A Revamped NBA All-Star Format Won’t Change Anything

KUDOS to the powers at be in the NBA’s inner circle. They are trying. For years fans have been sulking about how non-competitive the annual All-Star game has been, resembling something like a layup line more than a showcase of the leagues best talent. While fans got their wish with the league opting to make some tweaks, ultimately it won’t fix the core issues around the All-Star Game.

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IF you haven’t heard the changes yet, instead of an East vs West showcase this season, conferences will be abolished and captains will instead draft two teams. The voting remains the same, with fans choosing the 10 starters and then coaches selecting the 14 reserves, but now each conference’s top vote getter obtains the right to draft his squad. That means we could see LeBron throwing lobs to Russell Westbrook, Kawhi D-ing up on Durant or Curry and Kyrie feeding each other’s hot hand.

A Revamped NBA All-Star Format Won't Change Anything 1Image from si.com

WITH LeBron James and Steph Curry/Kevin Durant likely to earn the nod as captains we could see some politics come into play come draft time. If KD is a captain does he select Russell Westbrook and vice versa? Would LeBron avoid Kyrie Irving like the plague? If Curry has the first pick does he take superfriend Durant or opt for someone else? Or does the potential of playing together in the future come into play? Would someone draft Paul George first overall in an effort to form more of a relationship and get buddy-buddy over the weekend?

I’LL give the league credit for creating some new storylines and excitement over the midseason classic, but it doesn’t solve the issues at the core. Sure, if a lineup of LeBron, Chris Paul, Dwyane Wade and Carmelo Anthony were to team up, we might see them playing harder to try and get the win with their peers. At the end of the day though both rosters will be made up of 12 players from the East and 12 players from the West. The West has easily been the best conference in recent times and after the offseason moves that saw the likes of Melo, Jimmy Butler, Paul Millsap and Paul George switch sides, there will still be a ton of talented players from the West that are left off the team sheets with Eastern conference guys who may not deserve the All-Star appearance able to suit up.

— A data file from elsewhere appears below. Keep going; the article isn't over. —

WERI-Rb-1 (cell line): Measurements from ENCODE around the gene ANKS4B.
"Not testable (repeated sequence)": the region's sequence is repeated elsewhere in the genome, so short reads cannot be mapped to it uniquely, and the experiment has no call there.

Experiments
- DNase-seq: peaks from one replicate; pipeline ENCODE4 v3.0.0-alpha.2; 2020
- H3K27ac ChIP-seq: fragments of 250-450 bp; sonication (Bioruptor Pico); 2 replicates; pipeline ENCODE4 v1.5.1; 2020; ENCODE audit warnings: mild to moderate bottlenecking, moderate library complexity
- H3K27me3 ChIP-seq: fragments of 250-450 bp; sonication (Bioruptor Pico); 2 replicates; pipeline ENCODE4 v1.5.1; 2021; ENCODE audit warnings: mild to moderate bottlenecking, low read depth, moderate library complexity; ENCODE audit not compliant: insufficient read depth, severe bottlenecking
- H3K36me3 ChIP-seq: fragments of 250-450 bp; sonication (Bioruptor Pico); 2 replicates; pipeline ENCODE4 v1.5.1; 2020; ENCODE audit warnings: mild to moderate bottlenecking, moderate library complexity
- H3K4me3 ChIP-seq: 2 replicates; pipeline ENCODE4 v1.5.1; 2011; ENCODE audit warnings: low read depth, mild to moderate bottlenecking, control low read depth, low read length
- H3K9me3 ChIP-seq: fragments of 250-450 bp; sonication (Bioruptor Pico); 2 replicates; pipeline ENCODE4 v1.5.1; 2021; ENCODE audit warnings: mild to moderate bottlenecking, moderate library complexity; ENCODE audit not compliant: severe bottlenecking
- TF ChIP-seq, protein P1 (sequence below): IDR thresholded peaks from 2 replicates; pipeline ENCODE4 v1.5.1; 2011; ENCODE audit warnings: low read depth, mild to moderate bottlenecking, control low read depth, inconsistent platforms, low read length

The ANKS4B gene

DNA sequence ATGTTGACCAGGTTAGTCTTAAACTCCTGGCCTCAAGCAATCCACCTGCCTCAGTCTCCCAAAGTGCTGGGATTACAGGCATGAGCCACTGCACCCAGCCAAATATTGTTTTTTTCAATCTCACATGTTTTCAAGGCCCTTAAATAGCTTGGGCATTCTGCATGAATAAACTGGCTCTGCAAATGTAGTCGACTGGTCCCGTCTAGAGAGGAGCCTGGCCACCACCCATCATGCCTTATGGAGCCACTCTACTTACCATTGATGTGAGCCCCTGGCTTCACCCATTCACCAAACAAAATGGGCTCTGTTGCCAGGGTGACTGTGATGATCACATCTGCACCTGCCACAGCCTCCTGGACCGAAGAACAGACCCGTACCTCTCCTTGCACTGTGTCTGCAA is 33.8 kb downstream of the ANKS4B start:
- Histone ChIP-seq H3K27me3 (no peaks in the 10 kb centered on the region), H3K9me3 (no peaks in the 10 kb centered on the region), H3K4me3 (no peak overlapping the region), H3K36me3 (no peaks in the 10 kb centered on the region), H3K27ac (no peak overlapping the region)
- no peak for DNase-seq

I’LL be the first to apologise to seasonal bridesmaids Damian Lillard and Mike Conley for their omissions because of the same system. We are facing the real possibility of seeing Western conference players dominating the top of the draft with the Eastern conference names filling the end of the roster. Players like Kemba Walker and Brad Beal seem destined to live out every child’s worst dream of being the last person picked when teams are being formed in the schoolyard.

THE NBA is halfway there, so there is hope that things will improve in coming years and don’t get me wrong this is a step in the right direction. Making teams that will be more evenly matched may make for a more competitive, closer game which could see guys play harder, but deserving players still seem destined to miss out. Should the abolish conferences when it comes to reserve voting? Should players have more of a vote? There are 101 other questions to be asked, but they are for another day.

A Revamped NBA All-Star Format Won't Change Anything 2Image from nba.com

WHILE it will be fun to see some new names teaming up, don’t expect to see intensity, defensive prowess and competitiveness similar to the epic 2001 All-Star game. Players view the All-Star game differently in this era and it might be OK that it isn’t a 48-minute slugfest and even viewed as a waste of time by some. Just be happy that we might see LeBron dunk on Kyrie in four months time…..or vice versa.

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